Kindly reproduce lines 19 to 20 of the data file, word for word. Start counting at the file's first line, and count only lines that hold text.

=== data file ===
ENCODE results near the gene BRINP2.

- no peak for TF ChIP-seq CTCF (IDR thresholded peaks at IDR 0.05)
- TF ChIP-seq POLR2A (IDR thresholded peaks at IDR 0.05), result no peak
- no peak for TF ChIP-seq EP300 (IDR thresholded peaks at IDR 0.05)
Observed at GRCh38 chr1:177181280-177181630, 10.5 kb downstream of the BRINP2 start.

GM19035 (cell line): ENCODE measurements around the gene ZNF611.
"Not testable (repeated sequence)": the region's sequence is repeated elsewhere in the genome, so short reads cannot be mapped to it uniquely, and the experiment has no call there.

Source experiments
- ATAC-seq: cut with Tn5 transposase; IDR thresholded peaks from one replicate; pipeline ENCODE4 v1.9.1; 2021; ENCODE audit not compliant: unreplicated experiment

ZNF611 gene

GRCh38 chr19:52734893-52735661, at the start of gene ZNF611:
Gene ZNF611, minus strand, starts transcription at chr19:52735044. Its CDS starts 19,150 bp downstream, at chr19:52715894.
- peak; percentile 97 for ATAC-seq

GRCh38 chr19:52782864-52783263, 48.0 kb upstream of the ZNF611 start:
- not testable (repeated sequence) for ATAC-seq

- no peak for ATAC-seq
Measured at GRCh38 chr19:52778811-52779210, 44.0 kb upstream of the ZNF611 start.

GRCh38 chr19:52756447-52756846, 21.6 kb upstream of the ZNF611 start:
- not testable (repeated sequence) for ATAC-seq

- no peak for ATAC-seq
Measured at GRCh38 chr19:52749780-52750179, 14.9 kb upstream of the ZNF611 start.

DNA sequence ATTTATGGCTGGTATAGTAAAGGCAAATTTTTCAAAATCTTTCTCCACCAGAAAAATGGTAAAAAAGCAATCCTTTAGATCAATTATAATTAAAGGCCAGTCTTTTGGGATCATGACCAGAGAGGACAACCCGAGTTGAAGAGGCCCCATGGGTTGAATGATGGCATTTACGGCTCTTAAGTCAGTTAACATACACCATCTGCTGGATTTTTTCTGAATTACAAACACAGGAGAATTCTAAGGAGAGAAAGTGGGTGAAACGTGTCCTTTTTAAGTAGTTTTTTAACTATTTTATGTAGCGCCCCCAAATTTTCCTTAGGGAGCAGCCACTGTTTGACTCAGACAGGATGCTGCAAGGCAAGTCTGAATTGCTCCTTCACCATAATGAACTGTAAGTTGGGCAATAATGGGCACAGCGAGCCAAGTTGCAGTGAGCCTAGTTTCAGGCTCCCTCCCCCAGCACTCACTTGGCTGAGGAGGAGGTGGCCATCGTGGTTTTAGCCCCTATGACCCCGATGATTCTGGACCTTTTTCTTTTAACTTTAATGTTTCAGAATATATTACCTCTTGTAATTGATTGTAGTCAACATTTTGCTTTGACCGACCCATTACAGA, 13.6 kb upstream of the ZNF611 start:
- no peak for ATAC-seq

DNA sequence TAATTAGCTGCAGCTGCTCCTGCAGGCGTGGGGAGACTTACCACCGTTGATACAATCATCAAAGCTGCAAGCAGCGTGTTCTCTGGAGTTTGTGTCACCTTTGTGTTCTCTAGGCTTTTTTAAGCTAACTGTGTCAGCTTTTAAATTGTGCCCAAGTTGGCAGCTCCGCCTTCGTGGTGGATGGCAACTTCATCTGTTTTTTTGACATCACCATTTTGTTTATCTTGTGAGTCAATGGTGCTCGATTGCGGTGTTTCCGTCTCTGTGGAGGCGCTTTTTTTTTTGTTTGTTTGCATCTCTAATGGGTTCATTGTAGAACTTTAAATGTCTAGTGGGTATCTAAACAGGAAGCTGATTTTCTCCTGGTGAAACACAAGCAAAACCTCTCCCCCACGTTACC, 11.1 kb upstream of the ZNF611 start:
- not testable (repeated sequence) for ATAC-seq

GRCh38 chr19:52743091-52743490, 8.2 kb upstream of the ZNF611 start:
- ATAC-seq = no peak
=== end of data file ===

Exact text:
- not testable (repeated sequence) for ATAC-seq

- no peak for ATAC-seq